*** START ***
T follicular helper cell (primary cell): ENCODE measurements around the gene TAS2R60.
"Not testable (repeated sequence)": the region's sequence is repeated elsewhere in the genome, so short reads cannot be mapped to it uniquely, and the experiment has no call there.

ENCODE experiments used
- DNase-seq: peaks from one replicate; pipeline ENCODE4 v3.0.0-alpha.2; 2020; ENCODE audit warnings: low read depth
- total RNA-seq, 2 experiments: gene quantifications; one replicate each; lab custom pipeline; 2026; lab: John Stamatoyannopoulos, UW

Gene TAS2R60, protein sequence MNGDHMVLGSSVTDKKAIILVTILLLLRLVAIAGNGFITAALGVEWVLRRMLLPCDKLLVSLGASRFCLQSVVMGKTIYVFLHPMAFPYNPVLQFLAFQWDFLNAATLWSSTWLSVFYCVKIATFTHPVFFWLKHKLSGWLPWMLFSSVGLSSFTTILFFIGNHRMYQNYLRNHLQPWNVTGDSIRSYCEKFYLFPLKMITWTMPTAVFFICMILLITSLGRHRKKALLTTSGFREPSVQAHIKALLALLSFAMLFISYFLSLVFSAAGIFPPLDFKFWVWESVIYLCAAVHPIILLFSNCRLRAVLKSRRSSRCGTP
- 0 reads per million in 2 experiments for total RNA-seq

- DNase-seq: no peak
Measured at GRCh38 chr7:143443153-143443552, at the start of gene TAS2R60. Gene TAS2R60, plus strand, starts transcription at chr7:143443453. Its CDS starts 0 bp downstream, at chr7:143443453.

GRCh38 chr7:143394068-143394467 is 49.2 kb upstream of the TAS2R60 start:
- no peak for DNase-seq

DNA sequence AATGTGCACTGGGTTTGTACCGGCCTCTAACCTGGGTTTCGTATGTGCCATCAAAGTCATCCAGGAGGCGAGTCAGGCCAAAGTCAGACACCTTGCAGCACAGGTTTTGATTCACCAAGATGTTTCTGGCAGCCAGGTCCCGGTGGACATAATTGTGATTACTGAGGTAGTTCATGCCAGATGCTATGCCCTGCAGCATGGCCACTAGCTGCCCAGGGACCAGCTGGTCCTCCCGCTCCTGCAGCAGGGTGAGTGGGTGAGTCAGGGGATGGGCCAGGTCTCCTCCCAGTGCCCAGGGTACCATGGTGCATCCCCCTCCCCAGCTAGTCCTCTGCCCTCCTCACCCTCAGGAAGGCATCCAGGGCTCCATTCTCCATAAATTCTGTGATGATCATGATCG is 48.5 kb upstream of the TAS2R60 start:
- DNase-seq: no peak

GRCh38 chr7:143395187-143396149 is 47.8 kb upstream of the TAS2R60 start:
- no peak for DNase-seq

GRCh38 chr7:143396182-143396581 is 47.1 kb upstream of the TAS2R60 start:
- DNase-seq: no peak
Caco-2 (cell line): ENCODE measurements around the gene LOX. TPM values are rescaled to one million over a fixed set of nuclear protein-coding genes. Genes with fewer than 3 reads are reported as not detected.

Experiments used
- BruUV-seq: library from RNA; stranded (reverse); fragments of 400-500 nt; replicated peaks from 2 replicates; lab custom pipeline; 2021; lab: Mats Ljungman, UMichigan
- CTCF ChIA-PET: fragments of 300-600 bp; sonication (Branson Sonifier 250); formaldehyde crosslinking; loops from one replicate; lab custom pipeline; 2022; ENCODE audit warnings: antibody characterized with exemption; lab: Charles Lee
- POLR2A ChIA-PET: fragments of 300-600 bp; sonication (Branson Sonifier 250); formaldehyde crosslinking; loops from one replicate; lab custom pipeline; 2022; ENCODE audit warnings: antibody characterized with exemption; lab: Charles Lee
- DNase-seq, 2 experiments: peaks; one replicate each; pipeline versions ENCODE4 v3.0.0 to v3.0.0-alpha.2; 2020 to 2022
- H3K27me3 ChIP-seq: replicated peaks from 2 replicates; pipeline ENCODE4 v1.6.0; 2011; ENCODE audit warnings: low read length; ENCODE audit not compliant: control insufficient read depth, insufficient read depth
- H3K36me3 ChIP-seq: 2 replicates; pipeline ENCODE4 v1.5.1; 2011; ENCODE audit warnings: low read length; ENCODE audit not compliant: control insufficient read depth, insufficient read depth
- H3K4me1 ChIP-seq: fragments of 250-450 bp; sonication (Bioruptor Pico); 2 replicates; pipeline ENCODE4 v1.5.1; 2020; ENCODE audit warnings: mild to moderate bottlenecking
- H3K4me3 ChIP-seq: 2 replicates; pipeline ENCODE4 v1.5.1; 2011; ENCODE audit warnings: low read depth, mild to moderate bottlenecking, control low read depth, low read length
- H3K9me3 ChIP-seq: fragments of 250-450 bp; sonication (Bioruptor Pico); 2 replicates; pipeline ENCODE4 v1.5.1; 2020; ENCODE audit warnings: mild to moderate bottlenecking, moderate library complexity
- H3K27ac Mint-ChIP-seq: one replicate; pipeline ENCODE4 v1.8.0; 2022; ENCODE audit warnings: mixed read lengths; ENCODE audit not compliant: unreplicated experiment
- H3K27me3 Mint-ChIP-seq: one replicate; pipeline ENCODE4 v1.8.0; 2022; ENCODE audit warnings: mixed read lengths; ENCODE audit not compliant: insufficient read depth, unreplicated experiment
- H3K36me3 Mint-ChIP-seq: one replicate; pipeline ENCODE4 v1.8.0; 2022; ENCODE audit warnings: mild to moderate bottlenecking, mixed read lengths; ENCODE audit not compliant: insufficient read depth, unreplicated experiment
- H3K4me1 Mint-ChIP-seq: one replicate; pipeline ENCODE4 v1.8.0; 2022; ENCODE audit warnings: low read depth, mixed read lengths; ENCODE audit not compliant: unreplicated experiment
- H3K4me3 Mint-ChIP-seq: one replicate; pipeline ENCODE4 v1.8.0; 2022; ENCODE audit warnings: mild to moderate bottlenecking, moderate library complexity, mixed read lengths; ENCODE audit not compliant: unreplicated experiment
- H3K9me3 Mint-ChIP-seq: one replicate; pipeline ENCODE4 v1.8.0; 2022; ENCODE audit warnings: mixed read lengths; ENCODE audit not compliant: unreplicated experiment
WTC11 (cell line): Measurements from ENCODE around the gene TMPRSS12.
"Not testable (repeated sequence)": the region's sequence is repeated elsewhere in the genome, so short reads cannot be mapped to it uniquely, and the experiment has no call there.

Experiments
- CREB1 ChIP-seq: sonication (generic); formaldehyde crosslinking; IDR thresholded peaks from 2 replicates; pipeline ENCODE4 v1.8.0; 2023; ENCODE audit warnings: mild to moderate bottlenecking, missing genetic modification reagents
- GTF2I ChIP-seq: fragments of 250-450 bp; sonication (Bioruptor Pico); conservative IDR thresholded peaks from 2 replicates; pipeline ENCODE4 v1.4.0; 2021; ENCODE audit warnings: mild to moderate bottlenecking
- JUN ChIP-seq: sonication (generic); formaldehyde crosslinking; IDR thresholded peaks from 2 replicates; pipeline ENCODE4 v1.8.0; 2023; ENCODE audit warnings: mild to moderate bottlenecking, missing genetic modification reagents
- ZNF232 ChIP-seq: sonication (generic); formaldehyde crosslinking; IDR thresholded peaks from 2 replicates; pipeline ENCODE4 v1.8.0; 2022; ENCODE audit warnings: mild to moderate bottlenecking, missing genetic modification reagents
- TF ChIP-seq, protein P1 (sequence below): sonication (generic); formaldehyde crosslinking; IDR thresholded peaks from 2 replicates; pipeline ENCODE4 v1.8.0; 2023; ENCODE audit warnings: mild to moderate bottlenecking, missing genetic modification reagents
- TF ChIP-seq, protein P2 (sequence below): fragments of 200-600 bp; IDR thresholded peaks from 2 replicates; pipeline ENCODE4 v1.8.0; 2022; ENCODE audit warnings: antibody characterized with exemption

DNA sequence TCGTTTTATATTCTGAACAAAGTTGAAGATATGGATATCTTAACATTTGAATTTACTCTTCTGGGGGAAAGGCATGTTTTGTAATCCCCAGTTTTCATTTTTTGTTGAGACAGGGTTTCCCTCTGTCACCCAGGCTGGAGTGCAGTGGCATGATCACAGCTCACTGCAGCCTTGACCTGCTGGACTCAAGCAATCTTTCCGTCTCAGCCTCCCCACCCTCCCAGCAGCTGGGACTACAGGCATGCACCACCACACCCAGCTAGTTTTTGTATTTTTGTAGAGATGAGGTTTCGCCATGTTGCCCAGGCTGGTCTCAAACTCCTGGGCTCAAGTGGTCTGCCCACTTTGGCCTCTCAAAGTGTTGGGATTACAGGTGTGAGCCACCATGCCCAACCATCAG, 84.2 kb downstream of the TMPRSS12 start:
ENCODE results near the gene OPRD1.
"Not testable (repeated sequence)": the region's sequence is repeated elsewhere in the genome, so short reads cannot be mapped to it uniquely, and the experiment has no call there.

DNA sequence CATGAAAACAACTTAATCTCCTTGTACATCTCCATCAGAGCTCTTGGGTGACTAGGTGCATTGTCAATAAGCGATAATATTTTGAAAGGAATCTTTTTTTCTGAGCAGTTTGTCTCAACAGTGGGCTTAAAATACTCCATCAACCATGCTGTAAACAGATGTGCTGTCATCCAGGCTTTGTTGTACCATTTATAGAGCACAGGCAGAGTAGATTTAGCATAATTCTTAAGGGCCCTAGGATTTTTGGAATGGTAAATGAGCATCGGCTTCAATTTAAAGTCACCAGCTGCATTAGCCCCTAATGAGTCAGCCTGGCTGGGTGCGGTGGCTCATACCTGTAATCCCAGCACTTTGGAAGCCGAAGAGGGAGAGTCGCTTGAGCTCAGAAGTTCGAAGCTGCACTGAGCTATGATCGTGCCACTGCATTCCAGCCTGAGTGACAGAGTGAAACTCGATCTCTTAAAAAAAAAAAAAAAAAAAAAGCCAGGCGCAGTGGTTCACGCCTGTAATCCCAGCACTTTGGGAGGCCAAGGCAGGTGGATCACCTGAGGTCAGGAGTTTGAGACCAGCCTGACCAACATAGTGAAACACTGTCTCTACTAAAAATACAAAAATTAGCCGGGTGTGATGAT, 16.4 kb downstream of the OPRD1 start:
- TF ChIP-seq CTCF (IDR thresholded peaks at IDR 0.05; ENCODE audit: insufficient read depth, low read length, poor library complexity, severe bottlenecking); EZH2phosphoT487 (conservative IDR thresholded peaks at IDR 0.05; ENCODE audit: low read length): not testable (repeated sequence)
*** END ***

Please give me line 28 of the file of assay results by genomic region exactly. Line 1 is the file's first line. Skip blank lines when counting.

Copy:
- H3K9me3 ChIP-seq: fragments of 250-450 bp; sonication (Bioruptor Pico); 2 replicates; pipeline ENCODE4 v1.5.1; 2020; ENCODE audit warnings: mild to moderate bottlenecking, moderate library complexity